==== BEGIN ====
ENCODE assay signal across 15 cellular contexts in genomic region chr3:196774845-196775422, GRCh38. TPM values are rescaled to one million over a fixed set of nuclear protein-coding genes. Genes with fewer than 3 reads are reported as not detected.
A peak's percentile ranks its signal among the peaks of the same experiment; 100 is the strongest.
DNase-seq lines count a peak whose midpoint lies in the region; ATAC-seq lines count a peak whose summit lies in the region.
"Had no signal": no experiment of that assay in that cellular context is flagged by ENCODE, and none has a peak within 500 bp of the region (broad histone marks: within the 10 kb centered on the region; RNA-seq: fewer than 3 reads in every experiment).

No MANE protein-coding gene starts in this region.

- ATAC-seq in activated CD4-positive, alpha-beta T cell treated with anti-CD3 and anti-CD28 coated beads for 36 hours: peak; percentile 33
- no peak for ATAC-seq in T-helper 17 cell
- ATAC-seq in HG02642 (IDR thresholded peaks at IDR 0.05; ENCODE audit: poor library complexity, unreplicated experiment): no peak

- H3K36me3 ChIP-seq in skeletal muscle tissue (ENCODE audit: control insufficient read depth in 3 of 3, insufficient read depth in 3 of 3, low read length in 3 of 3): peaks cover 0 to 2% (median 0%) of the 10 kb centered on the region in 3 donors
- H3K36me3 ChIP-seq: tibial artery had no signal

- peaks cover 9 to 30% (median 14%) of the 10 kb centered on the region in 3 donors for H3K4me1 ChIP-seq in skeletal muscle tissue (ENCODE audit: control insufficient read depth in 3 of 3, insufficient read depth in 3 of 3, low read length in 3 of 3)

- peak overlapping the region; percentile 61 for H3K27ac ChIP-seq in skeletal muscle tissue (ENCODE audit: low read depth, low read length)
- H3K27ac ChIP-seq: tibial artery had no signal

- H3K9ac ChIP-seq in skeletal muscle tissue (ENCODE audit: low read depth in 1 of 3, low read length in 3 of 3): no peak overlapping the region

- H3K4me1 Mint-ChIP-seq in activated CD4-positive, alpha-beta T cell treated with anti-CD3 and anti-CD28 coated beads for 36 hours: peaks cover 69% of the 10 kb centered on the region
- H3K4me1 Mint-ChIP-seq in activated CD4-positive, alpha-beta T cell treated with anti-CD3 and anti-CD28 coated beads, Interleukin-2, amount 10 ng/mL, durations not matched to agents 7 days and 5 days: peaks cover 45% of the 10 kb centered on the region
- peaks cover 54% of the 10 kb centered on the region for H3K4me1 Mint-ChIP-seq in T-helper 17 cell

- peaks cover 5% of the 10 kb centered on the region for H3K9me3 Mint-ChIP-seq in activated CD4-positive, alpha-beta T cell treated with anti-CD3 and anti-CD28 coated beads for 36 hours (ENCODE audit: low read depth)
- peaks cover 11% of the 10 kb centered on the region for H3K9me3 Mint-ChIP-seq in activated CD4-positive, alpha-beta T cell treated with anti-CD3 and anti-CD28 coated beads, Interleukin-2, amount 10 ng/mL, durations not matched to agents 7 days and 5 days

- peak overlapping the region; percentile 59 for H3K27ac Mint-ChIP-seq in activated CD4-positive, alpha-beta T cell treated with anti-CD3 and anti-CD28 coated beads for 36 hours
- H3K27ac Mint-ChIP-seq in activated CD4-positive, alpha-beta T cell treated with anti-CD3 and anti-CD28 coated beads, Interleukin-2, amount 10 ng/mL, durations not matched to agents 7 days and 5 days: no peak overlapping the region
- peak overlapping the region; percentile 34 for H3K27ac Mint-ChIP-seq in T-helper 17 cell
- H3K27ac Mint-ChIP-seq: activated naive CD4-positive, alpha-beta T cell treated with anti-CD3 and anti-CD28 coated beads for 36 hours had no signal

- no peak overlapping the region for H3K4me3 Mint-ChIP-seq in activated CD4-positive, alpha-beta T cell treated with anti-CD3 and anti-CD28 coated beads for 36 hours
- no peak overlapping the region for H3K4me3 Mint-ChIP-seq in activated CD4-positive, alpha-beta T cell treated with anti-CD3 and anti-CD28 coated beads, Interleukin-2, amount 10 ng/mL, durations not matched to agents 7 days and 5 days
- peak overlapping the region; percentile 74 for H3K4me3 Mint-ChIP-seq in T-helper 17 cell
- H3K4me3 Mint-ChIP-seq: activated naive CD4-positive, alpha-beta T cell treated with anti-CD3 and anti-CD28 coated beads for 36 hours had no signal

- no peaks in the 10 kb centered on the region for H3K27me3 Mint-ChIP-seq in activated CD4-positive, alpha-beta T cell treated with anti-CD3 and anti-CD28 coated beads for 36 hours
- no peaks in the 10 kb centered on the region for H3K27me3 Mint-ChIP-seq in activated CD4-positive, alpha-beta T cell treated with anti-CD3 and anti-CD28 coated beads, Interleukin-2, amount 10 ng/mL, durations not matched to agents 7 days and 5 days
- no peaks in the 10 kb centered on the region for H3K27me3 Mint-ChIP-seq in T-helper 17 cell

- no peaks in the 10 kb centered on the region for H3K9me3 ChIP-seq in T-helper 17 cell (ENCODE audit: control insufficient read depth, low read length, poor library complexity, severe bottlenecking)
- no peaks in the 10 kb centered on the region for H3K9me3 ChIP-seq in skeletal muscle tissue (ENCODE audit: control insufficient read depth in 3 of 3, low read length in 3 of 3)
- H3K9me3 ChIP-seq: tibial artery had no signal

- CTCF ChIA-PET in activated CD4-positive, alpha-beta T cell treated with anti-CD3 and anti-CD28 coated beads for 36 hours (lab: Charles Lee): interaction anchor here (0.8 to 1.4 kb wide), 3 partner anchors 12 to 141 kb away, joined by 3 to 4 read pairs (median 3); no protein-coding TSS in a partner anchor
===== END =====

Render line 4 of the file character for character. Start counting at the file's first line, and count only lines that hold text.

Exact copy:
"Had no signal": no experiment of that assay in that cellular context is flagged by ENCODE, and none has a peak within 500 bp of the region (broad histone marks: within the 10 kb centered on the region; RNA-seq: fewer than 3 reads in every experiment).